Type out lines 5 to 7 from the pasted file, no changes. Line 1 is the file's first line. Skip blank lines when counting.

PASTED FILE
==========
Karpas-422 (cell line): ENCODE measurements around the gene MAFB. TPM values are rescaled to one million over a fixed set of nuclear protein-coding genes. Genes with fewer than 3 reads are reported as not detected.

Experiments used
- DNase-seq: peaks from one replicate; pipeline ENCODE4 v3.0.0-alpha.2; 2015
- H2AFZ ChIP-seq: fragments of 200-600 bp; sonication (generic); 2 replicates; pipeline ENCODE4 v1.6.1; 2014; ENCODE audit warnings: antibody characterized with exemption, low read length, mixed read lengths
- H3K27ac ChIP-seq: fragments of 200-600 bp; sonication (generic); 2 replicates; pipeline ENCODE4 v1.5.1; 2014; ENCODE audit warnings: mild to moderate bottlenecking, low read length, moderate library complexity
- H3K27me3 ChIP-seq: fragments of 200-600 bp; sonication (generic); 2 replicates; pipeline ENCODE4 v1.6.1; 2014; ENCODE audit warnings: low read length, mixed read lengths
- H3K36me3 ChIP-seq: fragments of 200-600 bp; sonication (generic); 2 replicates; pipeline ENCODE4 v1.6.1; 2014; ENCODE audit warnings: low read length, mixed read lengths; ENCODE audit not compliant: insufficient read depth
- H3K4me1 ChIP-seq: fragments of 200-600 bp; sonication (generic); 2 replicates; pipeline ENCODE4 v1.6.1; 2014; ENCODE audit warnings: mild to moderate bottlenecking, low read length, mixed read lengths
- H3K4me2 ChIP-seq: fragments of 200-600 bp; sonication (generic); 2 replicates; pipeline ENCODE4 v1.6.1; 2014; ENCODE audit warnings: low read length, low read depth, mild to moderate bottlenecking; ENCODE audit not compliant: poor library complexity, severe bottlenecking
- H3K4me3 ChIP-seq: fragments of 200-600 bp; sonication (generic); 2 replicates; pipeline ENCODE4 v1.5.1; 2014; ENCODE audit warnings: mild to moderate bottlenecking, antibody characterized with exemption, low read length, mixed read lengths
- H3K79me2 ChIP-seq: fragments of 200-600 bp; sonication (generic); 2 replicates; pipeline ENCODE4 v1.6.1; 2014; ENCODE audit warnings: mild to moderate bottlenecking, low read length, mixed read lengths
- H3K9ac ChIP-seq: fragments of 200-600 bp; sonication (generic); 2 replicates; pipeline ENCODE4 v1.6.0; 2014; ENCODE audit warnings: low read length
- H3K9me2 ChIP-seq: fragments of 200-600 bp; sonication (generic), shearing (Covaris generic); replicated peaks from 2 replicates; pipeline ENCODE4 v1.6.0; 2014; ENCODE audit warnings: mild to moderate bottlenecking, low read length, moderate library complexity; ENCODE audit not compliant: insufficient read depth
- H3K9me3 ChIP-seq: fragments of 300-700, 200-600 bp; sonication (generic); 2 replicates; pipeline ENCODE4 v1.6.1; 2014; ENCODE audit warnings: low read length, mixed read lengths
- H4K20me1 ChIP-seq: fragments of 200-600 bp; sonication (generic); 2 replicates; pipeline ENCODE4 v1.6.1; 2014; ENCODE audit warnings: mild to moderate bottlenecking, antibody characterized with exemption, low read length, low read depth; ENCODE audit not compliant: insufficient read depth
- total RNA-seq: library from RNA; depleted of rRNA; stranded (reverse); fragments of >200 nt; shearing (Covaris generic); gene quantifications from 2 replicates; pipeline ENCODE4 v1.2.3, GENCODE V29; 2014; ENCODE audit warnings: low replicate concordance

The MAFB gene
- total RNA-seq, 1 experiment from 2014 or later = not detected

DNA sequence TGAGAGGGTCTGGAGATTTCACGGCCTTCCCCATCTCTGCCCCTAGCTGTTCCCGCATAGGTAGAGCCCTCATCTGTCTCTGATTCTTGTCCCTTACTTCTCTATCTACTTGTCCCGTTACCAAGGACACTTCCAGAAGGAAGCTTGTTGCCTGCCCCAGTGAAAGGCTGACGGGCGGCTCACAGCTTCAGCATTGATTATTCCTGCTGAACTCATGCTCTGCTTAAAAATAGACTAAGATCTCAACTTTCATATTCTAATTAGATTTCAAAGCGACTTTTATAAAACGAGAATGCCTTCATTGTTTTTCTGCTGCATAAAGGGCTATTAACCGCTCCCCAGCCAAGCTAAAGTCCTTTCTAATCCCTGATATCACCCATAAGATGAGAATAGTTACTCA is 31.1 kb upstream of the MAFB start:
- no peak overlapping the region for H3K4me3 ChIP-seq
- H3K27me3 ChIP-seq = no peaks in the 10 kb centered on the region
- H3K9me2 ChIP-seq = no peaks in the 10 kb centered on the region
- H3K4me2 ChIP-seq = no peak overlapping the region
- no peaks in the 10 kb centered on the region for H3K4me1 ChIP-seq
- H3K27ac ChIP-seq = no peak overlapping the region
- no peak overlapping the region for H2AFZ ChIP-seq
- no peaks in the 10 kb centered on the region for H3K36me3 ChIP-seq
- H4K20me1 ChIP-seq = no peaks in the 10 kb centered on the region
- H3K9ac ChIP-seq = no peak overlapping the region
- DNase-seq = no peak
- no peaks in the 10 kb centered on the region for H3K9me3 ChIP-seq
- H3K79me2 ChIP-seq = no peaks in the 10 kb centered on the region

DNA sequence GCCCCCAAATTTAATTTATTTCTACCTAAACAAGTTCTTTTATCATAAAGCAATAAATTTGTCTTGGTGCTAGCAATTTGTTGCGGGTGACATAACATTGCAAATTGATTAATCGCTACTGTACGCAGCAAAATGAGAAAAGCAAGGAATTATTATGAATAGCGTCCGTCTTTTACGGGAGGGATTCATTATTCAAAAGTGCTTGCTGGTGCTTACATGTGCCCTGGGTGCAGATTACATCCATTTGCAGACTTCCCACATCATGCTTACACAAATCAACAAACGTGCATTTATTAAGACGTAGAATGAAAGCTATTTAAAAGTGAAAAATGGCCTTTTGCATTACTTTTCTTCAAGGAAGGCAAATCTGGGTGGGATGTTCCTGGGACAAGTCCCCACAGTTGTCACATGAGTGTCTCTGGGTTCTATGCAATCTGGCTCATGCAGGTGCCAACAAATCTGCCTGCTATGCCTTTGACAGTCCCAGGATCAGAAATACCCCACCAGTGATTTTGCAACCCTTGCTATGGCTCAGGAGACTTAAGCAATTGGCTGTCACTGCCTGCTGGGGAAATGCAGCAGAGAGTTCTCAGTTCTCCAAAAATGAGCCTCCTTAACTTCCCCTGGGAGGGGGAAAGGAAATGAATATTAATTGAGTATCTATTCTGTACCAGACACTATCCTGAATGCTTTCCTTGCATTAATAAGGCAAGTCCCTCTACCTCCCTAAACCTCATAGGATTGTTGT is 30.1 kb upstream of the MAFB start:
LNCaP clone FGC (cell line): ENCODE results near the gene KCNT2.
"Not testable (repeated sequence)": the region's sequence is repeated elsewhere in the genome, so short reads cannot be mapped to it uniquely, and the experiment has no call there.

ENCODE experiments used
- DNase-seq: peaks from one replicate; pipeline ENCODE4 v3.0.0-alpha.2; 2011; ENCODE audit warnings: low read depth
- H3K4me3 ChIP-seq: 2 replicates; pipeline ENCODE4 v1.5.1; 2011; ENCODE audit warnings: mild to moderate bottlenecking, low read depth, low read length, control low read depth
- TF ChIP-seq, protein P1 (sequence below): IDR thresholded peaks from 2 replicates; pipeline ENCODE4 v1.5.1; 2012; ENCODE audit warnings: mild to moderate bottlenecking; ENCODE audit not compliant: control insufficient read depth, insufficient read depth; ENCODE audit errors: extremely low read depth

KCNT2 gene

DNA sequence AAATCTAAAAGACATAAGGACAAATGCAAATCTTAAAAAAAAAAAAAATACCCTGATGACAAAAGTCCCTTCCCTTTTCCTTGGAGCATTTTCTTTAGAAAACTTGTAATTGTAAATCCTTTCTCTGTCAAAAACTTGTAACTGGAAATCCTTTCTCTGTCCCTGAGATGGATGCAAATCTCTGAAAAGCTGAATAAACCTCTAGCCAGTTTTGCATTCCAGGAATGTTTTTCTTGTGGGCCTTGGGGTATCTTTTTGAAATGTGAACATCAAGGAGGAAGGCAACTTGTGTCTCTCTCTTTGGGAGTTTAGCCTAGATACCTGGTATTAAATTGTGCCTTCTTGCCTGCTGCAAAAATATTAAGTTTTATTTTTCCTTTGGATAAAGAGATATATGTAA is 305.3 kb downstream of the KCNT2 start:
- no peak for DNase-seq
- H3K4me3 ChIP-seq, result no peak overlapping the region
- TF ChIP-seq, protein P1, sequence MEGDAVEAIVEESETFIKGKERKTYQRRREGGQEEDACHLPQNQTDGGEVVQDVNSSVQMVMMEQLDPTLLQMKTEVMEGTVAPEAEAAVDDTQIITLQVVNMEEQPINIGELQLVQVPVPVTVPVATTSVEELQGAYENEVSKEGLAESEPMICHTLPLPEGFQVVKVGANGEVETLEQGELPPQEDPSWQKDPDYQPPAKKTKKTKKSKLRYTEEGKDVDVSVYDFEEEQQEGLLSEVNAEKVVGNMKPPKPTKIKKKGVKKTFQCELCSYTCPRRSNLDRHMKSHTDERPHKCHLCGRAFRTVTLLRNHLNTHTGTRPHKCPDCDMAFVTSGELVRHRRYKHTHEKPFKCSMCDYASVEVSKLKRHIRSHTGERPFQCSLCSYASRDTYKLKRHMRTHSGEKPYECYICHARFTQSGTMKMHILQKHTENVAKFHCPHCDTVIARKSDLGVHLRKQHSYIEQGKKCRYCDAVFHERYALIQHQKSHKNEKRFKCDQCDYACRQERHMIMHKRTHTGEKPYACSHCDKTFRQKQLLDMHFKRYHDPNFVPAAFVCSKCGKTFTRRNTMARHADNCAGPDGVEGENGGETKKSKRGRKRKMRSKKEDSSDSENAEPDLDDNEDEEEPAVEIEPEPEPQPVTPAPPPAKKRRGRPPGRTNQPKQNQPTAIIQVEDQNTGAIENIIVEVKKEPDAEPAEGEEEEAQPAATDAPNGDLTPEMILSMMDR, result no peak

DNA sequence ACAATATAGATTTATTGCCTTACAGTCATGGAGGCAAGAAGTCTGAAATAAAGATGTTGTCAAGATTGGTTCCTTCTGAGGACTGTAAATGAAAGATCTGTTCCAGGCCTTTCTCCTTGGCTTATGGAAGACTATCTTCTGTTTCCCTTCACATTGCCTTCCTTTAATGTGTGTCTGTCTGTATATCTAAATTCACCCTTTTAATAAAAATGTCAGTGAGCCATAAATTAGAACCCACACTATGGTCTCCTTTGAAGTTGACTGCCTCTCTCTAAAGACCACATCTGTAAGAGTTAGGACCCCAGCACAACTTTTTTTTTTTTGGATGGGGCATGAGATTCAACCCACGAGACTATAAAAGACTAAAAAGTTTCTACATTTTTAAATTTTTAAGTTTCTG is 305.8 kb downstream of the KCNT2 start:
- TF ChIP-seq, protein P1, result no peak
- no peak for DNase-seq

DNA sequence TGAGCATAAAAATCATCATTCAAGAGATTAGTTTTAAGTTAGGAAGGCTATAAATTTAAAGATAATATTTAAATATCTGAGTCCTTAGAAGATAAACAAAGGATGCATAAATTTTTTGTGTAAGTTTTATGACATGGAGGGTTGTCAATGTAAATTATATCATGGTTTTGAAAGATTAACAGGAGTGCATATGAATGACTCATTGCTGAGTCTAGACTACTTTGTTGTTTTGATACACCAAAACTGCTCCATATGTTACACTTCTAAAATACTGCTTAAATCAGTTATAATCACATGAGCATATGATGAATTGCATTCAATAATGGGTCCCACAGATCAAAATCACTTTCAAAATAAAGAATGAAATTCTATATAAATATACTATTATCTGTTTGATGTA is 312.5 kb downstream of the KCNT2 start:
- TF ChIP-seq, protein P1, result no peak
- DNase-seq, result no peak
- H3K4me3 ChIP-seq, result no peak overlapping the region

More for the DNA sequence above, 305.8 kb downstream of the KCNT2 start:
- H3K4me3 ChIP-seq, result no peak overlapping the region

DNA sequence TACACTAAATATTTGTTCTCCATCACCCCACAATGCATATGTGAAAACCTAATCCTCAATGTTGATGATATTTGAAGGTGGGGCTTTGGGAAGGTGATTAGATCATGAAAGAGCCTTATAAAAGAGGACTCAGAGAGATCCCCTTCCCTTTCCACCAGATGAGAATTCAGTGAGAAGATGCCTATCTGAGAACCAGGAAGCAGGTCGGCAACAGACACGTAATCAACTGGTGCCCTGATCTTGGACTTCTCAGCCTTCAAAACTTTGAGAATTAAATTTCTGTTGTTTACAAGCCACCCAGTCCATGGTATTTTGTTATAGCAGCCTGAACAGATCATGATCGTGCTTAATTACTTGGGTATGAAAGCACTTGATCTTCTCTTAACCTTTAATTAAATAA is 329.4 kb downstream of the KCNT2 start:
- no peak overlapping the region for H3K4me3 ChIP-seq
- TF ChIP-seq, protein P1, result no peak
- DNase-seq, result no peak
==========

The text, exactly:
- H3K27ac ChIP-seq: fragments of 200-600 bp; sonication (generic); 2 replicates; pipeline ENCODE4 v1.5.1; 2014; ENCODE audit warnings: mild to moderate bottlenecking, low read length, moderate library complexity
- H3K27me3 ChIP-seq: fragments of 200-600 bp; sonication (generic); 2 replicates; pipeline ENCODE4 v1.6.1; 2014; ENCODE audit warnings: low read length, mixed read lengths
- H3K36me3 ChIP-seq: fragments of 200-600 bp; sonication (generic); 2 replicates; pipeline ENCODE4 v1.6.1; 2014; ENCODE audit warnings: low read length, mixed read lengths; ENCODE audit not compliant: insufficient read depth